Forensic mental health practitioners who evaluate or treat sexual offenders are responsible for knowing and understanding the laws and rules that pertain to this specialized population. Megan’s Law (also known as the Jacob Wetterling Act) is a federal law that requires registration of individuals convicted of sex crimes involving children. The Supreme Court case of Kansas v. Hendricks (1997) upheld the state’s rights to civilly commit sex offenders. The court specified further in Kansas v. Crane (2002) that states can civilly commit sex offenders only if there is some degree of volitional impairment (i.e., the ability to control one’s behavior due to a mental abnormality or personality disorder). The Adam Walsh Act is another federal law that imposes additional requirements for registration and utilization of a three-tier system of classification of sex offenders based upon the risk to the community.
Using the module’s readings, the Argosy University online library resources, the Internet, and the websites for your legislature or state courts, determine whether your state has legislation specific to sexual offenders or SVPs.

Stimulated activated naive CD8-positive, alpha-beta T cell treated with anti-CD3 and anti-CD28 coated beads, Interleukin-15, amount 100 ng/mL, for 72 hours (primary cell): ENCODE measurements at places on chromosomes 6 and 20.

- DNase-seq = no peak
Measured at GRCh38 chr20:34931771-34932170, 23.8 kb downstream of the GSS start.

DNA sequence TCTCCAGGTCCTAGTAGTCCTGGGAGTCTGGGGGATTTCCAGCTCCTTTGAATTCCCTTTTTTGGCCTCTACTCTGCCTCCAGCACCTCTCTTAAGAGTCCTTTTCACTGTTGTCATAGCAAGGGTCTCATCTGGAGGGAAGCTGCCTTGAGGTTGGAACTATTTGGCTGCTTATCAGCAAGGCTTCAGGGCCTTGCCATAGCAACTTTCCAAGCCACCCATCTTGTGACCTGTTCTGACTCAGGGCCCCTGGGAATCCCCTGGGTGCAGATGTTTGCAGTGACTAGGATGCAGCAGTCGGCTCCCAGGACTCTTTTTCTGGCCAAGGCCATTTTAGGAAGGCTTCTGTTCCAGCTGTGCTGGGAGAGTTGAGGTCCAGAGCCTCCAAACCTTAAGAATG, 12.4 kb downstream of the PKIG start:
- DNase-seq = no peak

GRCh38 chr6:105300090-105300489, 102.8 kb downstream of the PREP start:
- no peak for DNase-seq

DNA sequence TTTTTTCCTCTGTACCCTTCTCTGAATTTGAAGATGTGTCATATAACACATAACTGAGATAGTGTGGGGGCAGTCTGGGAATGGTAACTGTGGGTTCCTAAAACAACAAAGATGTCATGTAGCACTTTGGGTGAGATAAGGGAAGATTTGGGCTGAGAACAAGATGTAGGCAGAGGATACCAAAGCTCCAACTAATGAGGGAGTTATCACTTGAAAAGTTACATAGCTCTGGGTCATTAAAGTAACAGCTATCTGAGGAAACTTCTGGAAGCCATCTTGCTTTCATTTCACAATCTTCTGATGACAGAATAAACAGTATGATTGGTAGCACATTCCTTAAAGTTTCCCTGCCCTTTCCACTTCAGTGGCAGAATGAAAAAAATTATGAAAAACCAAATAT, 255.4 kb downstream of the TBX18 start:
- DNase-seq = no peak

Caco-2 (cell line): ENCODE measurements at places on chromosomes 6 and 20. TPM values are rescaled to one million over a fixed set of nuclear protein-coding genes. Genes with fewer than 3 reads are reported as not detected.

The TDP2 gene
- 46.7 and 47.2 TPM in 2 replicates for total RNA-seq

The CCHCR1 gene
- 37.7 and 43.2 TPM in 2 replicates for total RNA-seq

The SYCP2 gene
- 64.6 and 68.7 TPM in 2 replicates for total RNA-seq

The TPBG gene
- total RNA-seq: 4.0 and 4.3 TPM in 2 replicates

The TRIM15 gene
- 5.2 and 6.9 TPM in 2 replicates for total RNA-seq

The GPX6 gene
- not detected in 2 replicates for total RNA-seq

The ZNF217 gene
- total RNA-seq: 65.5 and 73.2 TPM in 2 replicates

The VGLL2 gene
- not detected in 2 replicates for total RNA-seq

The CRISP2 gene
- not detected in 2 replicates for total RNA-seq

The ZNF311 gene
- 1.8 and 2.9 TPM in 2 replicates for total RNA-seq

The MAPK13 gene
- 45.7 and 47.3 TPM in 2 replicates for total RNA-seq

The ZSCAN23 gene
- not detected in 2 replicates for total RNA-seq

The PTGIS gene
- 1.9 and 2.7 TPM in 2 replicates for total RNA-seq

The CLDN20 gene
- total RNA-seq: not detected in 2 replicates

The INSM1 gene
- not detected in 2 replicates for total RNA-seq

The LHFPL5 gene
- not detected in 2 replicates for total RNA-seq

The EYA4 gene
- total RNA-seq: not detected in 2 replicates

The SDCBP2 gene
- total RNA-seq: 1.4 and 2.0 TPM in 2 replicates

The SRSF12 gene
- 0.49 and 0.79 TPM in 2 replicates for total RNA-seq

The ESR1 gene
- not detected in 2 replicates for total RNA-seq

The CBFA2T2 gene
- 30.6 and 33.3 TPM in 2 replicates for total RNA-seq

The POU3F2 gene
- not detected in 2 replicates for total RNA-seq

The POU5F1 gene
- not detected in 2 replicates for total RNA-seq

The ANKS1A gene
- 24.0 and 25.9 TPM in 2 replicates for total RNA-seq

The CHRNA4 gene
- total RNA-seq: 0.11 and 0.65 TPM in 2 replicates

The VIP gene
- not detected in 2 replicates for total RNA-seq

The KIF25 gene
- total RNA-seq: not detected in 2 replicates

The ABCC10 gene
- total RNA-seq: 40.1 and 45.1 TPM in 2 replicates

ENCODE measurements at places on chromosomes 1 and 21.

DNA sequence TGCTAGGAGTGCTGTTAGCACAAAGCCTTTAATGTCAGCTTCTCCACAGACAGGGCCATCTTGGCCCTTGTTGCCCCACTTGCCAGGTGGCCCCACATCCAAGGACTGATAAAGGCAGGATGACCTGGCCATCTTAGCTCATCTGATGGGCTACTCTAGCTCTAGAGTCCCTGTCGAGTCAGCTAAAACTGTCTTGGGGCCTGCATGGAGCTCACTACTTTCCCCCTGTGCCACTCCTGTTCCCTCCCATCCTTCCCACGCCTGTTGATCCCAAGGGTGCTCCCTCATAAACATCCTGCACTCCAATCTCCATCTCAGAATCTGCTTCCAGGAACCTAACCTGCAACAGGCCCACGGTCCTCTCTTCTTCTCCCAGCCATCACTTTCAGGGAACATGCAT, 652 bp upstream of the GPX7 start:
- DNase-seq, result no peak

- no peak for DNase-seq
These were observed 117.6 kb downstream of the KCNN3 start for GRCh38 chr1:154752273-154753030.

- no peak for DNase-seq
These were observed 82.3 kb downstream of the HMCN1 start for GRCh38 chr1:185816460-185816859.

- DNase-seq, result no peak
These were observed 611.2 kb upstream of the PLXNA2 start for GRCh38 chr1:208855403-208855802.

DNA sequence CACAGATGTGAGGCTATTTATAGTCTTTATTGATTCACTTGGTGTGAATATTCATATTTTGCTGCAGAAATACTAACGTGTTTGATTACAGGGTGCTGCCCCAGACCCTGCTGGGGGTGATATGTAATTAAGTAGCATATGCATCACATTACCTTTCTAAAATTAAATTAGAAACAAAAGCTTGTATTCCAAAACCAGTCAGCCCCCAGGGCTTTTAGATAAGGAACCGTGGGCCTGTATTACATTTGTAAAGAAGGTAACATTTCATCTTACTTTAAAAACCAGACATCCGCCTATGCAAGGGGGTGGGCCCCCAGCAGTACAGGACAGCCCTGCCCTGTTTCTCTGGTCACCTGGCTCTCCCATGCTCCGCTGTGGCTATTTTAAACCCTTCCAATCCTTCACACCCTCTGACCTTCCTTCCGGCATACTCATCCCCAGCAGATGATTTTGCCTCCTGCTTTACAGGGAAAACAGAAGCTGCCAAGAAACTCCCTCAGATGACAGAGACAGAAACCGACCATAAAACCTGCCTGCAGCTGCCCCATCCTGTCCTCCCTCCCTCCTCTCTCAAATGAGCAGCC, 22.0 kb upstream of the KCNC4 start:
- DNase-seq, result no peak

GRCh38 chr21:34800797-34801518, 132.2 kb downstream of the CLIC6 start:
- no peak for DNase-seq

Then, based on your research, respond to the following:
In addition, using the module’s readings, the Argosy University online library resources, the Internet, and professional literature, identify and describe three risk assessment instruments used in assessing the risk of sexual recidivism. Professional literature may include the Argosy University online library resources, relevant textbooks, peer-reviewed journal articles, and websites created by professional organizations, agencies, or institutions (.edu, .org, and .gov).
Apply APA standards to citation of sources.
Post your responses in a minimum of 300–500 words.
Kansas v. Crane, 534 U.S. 407 (2002).
Kansas v. Hendricks, 521 U.S. 346 (1997).
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